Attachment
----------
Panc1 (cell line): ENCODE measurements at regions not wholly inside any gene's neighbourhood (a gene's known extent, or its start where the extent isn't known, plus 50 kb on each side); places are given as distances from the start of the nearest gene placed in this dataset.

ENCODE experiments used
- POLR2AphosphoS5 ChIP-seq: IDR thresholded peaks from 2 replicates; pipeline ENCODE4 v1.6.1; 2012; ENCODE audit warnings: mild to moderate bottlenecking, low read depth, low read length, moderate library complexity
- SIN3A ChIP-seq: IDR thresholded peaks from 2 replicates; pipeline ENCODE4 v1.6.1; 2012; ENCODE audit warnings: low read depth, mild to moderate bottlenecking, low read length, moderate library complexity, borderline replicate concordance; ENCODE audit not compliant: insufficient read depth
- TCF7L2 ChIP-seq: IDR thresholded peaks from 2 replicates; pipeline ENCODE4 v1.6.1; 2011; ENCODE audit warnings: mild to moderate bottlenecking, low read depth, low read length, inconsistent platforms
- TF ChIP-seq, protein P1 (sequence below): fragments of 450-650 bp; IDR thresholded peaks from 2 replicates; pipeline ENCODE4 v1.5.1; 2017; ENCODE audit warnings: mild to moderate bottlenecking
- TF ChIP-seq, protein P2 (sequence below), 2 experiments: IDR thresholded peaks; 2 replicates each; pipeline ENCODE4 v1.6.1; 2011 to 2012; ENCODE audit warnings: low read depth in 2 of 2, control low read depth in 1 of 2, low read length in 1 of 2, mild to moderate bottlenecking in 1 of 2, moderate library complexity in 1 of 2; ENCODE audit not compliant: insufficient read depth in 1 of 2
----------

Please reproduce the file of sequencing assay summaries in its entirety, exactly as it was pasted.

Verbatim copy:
Panc1 (cell line): ENCODE measurements at regions not wholly inside any gene's neighbourhood (a gene's known extent, or its start where the extent isn't known, plus 50 kb on each side); places are given as distances from the start of the nearest gene placed in this dataset.

ENCODE experiments used
- POLR2AphosphoS5 ChIP-seq: IDR thresholded peaks from 2 replicates; pipeline ENCODE4 v1.6.1; 2012; ENCODE audit warnings: mild to moderate bottlenecking, low read depth, low read length, moderate library complexity
- SIN3A ChIP-seq: IDR thresholded peaks from 2 replicates; pipeline ENCODE4 v1.6.1; 2012; ENCODE audit warnings: low read depth, mild to moderate bottlenecking, low read length, moderate library complexity, borderline replicate concordance; ENCODE audit not compliant: insufficient read depth
- TCF7L2 ChIP-seq: IDR thresholded peaks from 2 replicates; pipeline ENCODE4 v1.6.1; 2011; ENCODE audit warnings: mild to moderate bottlenecking, low read depth, low read length, inconsistent platforms
- TF ChIP-seq, protein P1 (sequence below): fragments of 450-650 bp; IDR thresholded peaks from 2 replicates; pipeline ENCODE4 v1.5.1; 2017; ENCODE audit warnings: mild to moderate bottlenecking
- TF ChIP-seq, protein P2 (sequence below), 2 experiments: IDR thresholded peaks; 2 replicates each; pipeline ENCODE4 v1.6.1; 2011 to 2012; ENCODE audit warnings: low read depth in 2 of 2, control low read depth in 1 of 2, low read length in 1 of 2, mild to moderate bottlenecking in 1 of 2, moderate library complexity in 1 of 2; ENCODE audit not compliant: insufficient read depth in 1 of 2